condition of the permit. Certification standards are developed by buyers, public agencies, nongovernmental organizations, or marketing groups as a means of providing consumers with information about a product with the goal of influencing growers through the leverage of consumer choice and market forces. Pursuit of certification is voluntary for growers.
All these practices and standards may have multiple objectives including, for example, reducing the likelihood that mollusc farming will have unacceptable ecological effects. When designing and formulating a BMP or performance standard, the following are some of the major decisions to be made (Breyer, 1982):
Targets of the regulation—What specific ecological goals are to be achieved or ecological harm(s) are to be guarded against?
Scope of the regulation—Does the standard address specific forms of mollusc farming or the broad spectrum?
Performance or design specification—Does the standard specify what level of effects are acceptable, or, alternatively, how to do the farming?
Technology forcing—Should the standard set objectives not achievable with current practice and technology?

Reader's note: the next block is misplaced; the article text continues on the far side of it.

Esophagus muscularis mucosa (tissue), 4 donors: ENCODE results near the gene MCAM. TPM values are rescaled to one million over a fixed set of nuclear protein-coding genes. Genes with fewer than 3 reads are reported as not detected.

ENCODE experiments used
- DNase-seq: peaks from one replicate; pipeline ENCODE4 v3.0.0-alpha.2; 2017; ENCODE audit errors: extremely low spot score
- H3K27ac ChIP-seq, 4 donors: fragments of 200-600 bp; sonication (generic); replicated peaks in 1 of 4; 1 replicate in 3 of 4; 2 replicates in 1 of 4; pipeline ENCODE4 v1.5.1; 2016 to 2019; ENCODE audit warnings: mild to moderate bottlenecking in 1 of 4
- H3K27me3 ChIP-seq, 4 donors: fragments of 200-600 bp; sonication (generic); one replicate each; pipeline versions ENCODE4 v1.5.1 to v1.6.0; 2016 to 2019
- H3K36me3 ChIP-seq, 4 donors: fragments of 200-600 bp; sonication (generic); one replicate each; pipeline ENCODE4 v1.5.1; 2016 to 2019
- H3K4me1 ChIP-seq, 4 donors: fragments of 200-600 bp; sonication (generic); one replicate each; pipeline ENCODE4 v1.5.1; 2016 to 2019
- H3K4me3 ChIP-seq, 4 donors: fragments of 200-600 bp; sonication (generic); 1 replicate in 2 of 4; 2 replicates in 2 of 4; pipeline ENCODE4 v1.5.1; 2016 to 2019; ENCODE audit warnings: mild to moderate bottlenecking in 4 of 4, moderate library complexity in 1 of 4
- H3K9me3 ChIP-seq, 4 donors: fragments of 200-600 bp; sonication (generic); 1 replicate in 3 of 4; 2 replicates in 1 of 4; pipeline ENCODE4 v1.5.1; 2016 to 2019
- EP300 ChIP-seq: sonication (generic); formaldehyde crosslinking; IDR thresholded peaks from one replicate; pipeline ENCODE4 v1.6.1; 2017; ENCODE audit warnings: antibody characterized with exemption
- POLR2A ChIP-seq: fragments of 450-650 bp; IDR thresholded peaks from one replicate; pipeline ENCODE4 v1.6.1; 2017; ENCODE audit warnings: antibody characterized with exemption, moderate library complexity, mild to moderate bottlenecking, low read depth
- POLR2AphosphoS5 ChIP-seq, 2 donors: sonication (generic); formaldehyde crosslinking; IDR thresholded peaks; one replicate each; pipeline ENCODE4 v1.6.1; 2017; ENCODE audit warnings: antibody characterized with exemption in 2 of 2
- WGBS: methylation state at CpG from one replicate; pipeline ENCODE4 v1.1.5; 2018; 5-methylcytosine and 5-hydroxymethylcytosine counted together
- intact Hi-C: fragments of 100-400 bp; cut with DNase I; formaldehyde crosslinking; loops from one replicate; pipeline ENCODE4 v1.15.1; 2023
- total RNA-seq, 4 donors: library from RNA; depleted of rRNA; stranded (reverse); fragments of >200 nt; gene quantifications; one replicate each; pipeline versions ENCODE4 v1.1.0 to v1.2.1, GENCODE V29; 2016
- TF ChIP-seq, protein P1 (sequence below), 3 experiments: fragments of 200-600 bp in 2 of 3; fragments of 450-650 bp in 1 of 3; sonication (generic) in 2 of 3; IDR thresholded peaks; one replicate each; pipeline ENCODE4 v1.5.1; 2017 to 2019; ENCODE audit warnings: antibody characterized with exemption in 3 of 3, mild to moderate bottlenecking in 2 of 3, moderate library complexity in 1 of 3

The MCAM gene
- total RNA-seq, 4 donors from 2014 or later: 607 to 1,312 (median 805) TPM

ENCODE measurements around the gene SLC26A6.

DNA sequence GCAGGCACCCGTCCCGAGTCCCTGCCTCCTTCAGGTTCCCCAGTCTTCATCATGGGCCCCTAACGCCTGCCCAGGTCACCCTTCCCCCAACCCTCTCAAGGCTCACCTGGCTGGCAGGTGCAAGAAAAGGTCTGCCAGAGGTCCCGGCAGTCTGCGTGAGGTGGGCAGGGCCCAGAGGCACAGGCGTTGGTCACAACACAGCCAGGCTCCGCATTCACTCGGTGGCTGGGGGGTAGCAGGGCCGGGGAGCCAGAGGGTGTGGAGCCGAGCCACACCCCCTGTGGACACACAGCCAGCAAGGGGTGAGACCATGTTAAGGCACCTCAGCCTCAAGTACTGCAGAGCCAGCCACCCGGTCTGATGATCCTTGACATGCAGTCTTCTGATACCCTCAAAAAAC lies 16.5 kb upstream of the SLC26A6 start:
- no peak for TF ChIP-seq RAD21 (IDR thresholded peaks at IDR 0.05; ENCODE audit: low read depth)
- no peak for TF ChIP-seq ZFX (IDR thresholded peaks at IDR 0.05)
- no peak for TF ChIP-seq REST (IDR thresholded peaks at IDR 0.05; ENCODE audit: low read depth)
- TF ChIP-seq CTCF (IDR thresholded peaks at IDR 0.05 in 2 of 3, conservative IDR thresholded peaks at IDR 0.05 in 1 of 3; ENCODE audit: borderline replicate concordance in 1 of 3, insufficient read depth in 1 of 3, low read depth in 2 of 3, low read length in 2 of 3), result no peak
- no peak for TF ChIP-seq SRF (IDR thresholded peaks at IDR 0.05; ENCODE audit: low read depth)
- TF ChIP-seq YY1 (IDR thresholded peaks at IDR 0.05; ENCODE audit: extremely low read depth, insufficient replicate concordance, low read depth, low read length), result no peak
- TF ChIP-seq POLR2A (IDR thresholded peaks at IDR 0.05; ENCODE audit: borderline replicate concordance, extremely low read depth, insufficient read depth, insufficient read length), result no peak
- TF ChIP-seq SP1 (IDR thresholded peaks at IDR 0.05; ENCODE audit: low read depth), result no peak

A performance standard may set targets for a parameter (e.g., ambient phytoplankton concentrations should not be reduced by more than X% below baseline levels) that is a proxy or surrogate for the ultimate objective (e.g., maintenance of suitable conditions for health of native filter-feeder populations). The choice of the specific parameters targeted by the code or regulation has to take into account its relationship to the ultimate objectives and the cost of monitoring and enforcement.
In settings where bivalve mariculture is carried out by a number of small, independent operators (none of whom individually approaches carrying capacity limits), it makes sense for the mariculture regulator(s) to focus on system-wide carrying capacity questions, taking into account the cumulative effects of all farming operations. BMPs or standards that target parameters related to ecological and social carrying capacity (see Chapter 5) can be focused on bivalve mariculture broadly and may not have to address each location, species, and culture technique separately. However, given that the ability to quantify and measure ecological carrying capacity remains limited (see Chapter 5), adopting this approach will require careful consideration of the risks, the acceptable level of ecological change, and the appropriate parameters to monitor.
The choice between performance and design specifications embodies a fundamental tension between flexibility and enforceability (Helfand, 1991; Montero, 2002; Bruneau, 2004). Design standards are easier to